407. Ponds


The three ponds that flank the Bradley Rosaceous Collection were created in the late 1800s. The area is a natural drainage site—too wet to cultivate the shrubs that were initially sited here. Peat was removed from three locations, and the resulting ponds were tied into a major network of drainage tiles which connect to the North Meadow. The peat was used as fertilizer for the Arboretum’s early plantings. Today, the ponds are surrounded by plants that prefer moist soils, including shadbushes, dogwoods, elderberries, and azaleas. The ponds also host a variety of wildlife—birds, insects, amphibians, reptiles, and mammals—and the area is often used as a site for children’s education programming. 

Nature Education Specialist Ana Maria Caballero leads students and educators through programming at the ponds. Listen below to hear more.

My name is Ana Maria Caballero and I’m the Nature Education Specialist. I began my relationship with the Arboretum in about 2010.

So, at its core, my job is about helping children and adults take advantage of the outdoors to learn more about life science. During the spring and fall, I lead schoolchildren in grades pre-K through fifth grade in our various outdoor Field Study Experiences. I’m also involved in the training of our incredibly dedicated Field Study guides. Training includes learning about child development, teaching strategies, and the botanic component of our programs. Another part of my job is to engage directly with educators from the Boston Public Schools and beyond through professional development programming. So I have a couple of projects that I work on. One is a monthly landscape exploration called the Arboretum for Educators, and then there’s a yearly Summer Institute for more in-depth learning. But in both of these projects, the goal is the same—to help educators become more knowledgeable and confident about using the outdoors for meaningful life science instruction that’s engaging and deeply connected to the classroom learning that happens in formal settings.

So here’s an example of I think why it is so important to work with children outside. We usually bring our kindergartners and our first graders to the ponds to learn about habitats. A while back, we had a group looking very carefully at the water and all of a sudden, this incredibly huge snapping turtle pops right up with its nose peeking through. You can see its nostrils, its reptilian eyes, this massive shell, and a very sharp, pointy tail. It’s just swimming there close to the shore, curious about what’s going on. One of the first grade boys asks, “What’s that?” Our guide replies that it’s a snapping turtle. And this boy just looks at her and says emphatically, “No, it’s not a turtle.” And no matter how many different ways the guide tried to convince this boy that it was in fact a turtle, this first grader was not going to be convinced.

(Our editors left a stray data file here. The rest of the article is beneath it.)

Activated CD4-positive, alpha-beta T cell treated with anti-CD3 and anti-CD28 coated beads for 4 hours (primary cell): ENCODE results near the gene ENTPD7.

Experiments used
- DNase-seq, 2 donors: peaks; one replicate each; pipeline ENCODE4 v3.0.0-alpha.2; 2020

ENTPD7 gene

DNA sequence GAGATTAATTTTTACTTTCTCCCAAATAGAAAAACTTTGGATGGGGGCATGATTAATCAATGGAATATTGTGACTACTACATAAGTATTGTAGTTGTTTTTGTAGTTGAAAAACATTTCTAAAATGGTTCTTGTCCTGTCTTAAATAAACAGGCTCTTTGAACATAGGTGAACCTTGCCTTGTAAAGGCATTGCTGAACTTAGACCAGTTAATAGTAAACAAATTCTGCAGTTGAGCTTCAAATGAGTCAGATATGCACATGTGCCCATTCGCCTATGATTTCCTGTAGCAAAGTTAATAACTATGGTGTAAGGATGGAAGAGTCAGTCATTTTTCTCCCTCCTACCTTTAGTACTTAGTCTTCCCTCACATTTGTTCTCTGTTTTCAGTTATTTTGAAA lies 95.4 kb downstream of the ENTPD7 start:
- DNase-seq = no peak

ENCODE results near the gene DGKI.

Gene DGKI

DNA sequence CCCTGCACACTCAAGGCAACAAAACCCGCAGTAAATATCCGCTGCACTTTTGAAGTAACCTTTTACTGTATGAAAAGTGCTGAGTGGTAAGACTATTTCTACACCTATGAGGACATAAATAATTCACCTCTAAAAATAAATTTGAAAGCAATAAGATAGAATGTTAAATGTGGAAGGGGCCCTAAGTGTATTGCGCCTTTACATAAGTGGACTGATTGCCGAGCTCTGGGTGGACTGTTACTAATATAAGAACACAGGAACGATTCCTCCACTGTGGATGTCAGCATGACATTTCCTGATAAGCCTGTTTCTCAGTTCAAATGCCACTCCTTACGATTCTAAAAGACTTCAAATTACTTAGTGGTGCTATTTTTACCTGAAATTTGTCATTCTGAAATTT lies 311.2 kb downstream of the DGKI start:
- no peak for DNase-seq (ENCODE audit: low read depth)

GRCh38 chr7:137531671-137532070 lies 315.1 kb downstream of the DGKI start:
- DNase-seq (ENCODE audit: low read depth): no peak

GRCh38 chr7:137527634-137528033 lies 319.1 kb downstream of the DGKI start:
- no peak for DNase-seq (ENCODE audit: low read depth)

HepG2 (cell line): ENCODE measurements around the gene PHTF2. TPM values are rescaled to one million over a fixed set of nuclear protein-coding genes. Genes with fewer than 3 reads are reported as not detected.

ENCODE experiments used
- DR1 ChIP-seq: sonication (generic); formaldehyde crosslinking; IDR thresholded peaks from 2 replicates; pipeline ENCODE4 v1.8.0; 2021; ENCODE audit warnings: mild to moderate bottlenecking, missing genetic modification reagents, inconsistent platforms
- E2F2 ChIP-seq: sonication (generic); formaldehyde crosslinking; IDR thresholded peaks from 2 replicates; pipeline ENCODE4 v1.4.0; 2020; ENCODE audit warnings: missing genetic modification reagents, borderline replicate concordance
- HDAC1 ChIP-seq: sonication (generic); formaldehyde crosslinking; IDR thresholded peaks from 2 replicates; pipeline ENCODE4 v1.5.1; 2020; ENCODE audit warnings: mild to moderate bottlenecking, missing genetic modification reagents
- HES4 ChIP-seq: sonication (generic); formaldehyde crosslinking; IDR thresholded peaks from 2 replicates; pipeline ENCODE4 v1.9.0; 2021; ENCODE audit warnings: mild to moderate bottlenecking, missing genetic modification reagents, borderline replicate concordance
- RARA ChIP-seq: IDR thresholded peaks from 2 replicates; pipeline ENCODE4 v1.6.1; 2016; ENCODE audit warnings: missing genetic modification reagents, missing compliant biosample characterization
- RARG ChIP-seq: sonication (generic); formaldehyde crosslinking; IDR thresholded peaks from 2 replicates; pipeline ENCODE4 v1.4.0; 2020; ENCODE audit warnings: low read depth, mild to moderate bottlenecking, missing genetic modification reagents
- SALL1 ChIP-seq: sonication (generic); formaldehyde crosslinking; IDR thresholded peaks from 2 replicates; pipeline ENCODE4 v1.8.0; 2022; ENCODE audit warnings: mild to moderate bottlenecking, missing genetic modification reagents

So we try to figure out what is going on here. All I can think of is this boy has an image of what a turtle is. It’s the turtle they see in a picture book with a nice round big shell sitting on the grass. Very turtle-like, and so different from this snapping turtle. So this young boy had never been in a situation where that image of what he had in his head had been challenged. So here’s something challenging that he can’t really make sense of, and yet, he’s having the opportunity to see that, “Well, it looks a little bit like a turtle, but it’s not a turtle because that’s not what I think of as a turtle.” To me, this is a great example of why teaching outdoors is so important for children. They get to see, in real life, what the diversity of nature really is.

It’s really gratifying, because I had been a classroom teacher for a long time, and I switched to working here. I can still be a teacher, but the teaching that I do—that we do—in the field is so much more meaningful and connected. We take children’s wonders and just go with the flow with them. They’re interested in this or that, we can pursue that interest with the children, and it’s so much more connected to what they’re interested in. They get to touch, they get to feel, they get to hear, they get to see. They get to try out different things that they wouldn’t necessarily think of. And I think when they’re out in the field with us, they also let some of their guards down. They can make mistakes, or they can say things that seem a little bit silly, but in fact aren’t, because what they’re looking at is just so wonderful.

I think, to me, the most important core belief is this idea that the children really learn when they’re completely engaged in the learning, when they’re directing their understanding. When we’re outside with kids and we’re using nature to teach them about very important concepts of life science—because they can touch, and feel, and hear, and use their entire bodies to engage in this concept—what they’re learning becomes much more connected. And also it’s more complex, because instead of just simply learning that yes, plants need air, water, sun, shelter, soil in order to grow, they actually see that there are thousands of different plants. Even though they all need the sun, some of them grow better in shade. Some grow better in bright sunshine. Some are bigger, and some are smaller, and it’s really related to those basic needs that plants have. I think that children go beyond a list of what they’re learning in school by really seeing how that plays out in real life.

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